New answers tagged

1

Yes, as (like you described) rotation replaces the file with the same name, you can find whichever name you like, without any daily changing bits.


1

If you migrate from RDBMS to NoSQL then you will also have problems. They are not interchangeable for all types of usage. When you start a project then just before you start the creation of your data objects you must choose the one that suits best to your needs. Changing later will nearly always cause problems as soon as you use more then the 'standard' ...


1

This might be too broad of a question but as with any system, the less steps and dependencies you have, the easier it is to support it as long as it meets current and future (or future enough) business goals. In your use case scenario it doesn't look like you have any use for HDFS and SQOOP. In a lot of environments they might. For example they might ...


0

In the FROM clause below, the subquery acts as a table: SELECT * FROM (SELECT id, name FROM users) That subquery is called an inline view. So in this case you are not directly selecting rows from a table, but from an "inline view". From your first link it seems that the user created an actual view, which you can do from a query. More information over ...


0

In this context, I usually create a specific table to see the last replication status. On your PostgreSql master server, you create a simple table, example: CREATE TABLE check_replication ( now_date timestamp ); Then you create a batch or job, that performs every minute, or more often: INSERT INTO check_replication ( now_date ) VALUES (now()); Then, ...


2

A method that I find useful is to implement the cleanup code in my main programming framework (so Django, I guess, in your case) and expose that function via a URL. Then in my crontab I use wget or curl to invoke the cleanup URL. That way the cron file is only responsible for the scheduling part, while the code that does the cleanup is kept together with ...


0

Read the article on http://help.bluemangolearning.com/m/screensteps-workgroup/l/18259-Configuring-PostgreSQL-to-Accept-Connections-From-Computers-on-Your-Network where it is explained with screen shots.


4

In the ANSI SQL Standard, there is no TEXT type. There are various string types defined, like CHAR and VARCHAR and many more but no mention of a TEXT type. There is a CHARACTER LARGE OBJECT and a BINARY LARGE OBJECT. The various TEXT types found in various DBMS (Postgres, SQL Server, MySQL) are additions and have small differences between them. Their ...


2

You can generate the SQL to add the primary key with: select concat('ALTER TABLE ',table_schema,'.',table_name,' ADD CONSTRAINT ', table_schema,'.pk_',table_name,' PRIMARY KEY (id)') from information_schema.columns where column_name ='id' and table_schema='xxx'; Replace the xxx with the schema for which you want to create the primary ...


0

The ANSI SQL standard (which I assume you refer to) will nothing to say on how Microsoft (or Oracle, etc) implement and remove data types to suit their particular flavour of DBMS, and which ones take precedence. The Microsoft standard is to use varchar in place of text, nvarchar in place of ntext, and varbinary in place of image, and this is because of the ...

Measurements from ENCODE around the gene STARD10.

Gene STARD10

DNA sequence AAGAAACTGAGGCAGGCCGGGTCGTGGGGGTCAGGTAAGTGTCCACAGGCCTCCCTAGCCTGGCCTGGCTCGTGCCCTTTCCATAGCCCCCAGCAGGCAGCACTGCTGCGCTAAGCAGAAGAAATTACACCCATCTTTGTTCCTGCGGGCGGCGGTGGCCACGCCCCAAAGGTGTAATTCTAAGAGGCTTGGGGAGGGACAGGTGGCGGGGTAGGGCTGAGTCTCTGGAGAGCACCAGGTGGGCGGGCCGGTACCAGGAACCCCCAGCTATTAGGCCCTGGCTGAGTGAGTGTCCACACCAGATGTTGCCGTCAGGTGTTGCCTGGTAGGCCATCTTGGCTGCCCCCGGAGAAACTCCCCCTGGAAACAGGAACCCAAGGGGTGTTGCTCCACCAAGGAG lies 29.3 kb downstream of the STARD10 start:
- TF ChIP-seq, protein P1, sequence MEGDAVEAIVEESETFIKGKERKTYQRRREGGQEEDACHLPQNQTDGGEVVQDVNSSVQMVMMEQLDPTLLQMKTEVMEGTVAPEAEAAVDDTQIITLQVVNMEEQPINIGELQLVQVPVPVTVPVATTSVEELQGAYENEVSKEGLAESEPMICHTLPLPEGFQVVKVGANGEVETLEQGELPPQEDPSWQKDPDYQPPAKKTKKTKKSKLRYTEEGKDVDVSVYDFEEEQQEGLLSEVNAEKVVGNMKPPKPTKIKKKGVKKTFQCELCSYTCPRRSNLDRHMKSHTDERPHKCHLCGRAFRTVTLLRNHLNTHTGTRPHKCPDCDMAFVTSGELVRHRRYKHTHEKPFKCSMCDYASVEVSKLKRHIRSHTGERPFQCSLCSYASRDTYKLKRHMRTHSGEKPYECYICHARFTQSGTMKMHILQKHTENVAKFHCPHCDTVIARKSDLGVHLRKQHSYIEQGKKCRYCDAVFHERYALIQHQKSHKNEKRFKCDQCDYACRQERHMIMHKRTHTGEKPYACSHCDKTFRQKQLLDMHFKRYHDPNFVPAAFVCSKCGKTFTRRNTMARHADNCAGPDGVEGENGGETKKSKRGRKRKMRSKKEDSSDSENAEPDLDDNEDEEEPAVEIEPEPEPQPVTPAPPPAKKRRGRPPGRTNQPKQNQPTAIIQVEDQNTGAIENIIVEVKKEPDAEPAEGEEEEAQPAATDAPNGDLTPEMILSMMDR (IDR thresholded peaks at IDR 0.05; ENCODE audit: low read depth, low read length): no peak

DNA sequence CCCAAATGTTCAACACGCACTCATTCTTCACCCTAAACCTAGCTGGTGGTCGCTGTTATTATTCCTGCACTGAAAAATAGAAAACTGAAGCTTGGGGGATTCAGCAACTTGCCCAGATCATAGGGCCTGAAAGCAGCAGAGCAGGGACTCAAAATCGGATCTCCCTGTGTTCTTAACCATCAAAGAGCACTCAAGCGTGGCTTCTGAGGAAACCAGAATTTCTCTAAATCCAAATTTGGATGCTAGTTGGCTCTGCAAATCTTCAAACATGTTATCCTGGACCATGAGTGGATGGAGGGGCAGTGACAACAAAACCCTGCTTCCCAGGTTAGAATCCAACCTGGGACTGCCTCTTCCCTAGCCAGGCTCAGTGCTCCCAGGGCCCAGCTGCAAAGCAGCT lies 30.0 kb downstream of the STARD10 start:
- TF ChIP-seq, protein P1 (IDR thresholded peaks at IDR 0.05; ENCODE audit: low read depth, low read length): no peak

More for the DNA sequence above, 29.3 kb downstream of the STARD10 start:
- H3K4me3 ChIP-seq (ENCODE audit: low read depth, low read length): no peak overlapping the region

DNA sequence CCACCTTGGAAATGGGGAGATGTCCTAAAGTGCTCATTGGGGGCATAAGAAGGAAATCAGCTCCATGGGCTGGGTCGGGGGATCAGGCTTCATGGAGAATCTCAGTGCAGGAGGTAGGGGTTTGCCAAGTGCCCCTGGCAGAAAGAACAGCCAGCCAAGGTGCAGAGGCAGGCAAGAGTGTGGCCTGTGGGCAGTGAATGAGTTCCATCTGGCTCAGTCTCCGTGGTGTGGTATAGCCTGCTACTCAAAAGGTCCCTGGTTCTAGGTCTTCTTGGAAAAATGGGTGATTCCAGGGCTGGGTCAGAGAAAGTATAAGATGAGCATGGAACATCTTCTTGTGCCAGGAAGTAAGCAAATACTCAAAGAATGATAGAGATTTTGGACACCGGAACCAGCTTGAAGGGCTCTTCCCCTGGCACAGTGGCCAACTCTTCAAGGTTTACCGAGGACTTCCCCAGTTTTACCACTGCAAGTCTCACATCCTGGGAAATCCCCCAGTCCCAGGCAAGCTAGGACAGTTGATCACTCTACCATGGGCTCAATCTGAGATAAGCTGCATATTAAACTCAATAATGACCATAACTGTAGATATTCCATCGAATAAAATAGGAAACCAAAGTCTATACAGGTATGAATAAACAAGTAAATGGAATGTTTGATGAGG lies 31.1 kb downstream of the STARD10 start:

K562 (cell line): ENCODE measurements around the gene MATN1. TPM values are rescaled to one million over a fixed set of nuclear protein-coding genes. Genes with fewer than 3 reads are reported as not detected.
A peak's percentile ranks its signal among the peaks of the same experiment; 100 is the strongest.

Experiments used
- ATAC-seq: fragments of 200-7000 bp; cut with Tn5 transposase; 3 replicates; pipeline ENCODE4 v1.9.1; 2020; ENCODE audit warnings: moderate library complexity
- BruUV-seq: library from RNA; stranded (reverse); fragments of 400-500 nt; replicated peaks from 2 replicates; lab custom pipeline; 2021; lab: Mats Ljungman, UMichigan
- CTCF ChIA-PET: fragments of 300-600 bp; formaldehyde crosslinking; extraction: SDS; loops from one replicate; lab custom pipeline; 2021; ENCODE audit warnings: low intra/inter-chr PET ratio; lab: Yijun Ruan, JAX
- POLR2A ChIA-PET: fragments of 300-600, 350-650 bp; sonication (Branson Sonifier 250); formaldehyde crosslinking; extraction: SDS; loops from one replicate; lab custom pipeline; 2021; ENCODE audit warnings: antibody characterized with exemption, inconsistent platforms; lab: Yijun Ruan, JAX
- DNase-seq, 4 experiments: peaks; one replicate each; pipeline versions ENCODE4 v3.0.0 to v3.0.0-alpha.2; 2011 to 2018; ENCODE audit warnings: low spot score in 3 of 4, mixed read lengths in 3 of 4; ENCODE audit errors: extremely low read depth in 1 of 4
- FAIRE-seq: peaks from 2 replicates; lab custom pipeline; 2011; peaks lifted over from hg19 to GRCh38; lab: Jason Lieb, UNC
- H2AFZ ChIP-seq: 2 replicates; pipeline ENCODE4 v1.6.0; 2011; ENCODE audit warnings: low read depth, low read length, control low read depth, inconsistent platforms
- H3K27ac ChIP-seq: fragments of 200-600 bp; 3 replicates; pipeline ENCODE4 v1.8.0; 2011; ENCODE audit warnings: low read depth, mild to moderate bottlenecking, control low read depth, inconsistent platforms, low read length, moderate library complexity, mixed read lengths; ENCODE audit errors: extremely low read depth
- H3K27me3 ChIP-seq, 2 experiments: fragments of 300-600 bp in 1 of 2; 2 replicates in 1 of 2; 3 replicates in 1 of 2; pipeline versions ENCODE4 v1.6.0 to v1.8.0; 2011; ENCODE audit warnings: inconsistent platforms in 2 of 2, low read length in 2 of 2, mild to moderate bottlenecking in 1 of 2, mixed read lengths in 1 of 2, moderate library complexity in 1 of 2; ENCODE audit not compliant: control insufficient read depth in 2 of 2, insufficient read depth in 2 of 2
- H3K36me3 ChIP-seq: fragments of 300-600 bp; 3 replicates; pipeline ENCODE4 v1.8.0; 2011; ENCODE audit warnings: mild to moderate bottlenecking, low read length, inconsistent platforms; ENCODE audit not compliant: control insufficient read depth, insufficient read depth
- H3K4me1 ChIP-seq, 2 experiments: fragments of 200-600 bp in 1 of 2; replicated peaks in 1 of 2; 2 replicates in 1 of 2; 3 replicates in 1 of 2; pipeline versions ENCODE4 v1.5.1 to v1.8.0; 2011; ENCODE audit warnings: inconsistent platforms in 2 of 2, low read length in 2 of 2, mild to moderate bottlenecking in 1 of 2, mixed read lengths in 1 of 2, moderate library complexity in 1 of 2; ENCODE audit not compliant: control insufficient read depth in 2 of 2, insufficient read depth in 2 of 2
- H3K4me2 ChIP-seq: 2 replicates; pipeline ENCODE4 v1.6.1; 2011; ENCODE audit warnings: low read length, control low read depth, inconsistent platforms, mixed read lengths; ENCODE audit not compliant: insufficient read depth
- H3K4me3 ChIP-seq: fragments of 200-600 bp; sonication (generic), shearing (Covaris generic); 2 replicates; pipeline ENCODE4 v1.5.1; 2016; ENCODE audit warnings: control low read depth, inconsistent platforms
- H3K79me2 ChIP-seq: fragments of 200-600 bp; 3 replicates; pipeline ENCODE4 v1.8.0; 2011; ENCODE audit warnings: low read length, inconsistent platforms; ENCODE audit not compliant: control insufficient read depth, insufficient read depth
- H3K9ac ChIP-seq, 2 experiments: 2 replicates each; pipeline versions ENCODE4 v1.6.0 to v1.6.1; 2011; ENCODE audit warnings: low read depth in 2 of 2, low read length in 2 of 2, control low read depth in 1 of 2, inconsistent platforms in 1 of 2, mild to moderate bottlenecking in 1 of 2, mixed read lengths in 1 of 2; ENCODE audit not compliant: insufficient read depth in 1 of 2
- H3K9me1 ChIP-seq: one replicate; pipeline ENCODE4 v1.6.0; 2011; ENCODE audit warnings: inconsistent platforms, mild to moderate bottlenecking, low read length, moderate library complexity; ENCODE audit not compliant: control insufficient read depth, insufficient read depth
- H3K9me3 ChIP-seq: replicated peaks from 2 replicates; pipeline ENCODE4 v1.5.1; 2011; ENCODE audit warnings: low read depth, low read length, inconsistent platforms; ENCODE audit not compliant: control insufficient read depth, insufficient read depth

0

Assumptions I'm assuming you have two instances each one with a different data directory but with the same schema for the same version of postgres installed. I'm also assuming when the server starts is using your newly created, possibly empty, instance What to do You should try to start a new instance of the server pointing to your backup data directory......


1

If You are querying just one table (like SELECT * FROM table) then right click on it in Object browser, choose View Data from context menu, You will have options to View Top 100 Rows or View Last 100 Rows. Other than that, use LIMIT and OFFSET clauses in Your queries: https://www.postgresql.org/docs/9.3/static/queries-limit.html


1

Using pgAdmin III, I ran the following command to generate 100,000 random records. create table t_random as select s, md5(random()::text) from generate_Series(1, 100000) s; I then did as MarcinS suggested in his answer: "right click on it in Object browser, choose View Data from context menu, You will have options to View Top 100 Rows or View Last 100 ...


0

If you are using Postgresql 9.3 or superior I strongly suggest you to use extension postgres_fdw. With that you can create a new empty database as you suggested in your post (#1) and create a different schema per "organisation" in which you'll have foreign tables corresponding to that "organisation" database. It'll be like having all your databases in one. ...


2

The psql command \? shows the option to turn off expanded formatting: Formatting: ... \x [on|off|auto] toggle expanded output (currently off) Typically it will show table data in one record per line if its "off" or else each field in its own line when switched on, e.g.: postgres=# \x off Expanded display is off. postgres=# \l ...


1